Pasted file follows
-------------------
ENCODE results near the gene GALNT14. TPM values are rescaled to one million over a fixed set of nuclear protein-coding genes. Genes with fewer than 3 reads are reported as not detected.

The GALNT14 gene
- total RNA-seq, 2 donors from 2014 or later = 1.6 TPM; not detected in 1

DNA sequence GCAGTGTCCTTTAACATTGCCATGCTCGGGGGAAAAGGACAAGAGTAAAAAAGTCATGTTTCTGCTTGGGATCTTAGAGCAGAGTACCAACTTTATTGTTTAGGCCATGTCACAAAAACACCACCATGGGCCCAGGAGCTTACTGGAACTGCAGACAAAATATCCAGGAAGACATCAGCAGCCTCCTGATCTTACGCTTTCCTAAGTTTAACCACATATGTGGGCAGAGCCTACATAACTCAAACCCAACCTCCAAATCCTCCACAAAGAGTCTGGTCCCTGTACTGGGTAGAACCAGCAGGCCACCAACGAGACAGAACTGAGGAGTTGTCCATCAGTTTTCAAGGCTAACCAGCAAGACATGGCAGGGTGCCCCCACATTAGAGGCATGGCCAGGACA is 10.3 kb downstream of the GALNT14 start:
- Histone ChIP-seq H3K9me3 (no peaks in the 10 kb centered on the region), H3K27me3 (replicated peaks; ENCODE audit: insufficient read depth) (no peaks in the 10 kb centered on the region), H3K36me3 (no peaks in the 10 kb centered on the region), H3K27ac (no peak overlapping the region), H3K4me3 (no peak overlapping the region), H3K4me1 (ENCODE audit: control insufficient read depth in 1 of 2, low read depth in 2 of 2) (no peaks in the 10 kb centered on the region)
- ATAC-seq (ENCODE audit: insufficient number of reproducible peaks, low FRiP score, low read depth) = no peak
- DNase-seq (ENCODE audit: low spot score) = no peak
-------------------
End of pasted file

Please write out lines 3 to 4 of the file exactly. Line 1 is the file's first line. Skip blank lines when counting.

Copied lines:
- total RNA-seq, 2 donors from 2014 or later = 1.6 TPM; not detected in 1

DNA sequence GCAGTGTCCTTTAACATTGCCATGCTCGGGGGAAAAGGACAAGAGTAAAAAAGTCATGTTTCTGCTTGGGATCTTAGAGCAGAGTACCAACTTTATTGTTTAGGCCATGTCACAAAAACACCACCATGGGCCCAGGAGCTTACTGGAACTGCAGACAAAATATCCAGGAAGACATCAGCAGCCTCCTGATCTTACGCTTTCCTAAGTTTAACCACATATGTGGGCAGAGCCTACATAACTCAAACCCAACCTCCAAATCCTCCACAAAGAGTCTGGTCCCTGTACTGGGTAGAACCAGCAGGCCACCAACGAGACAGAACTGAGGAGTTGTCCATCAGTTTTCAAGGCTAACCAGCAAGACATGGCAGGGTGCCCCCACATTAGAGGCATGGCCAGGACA is 10.3 kb downstream of the GALNT14 start: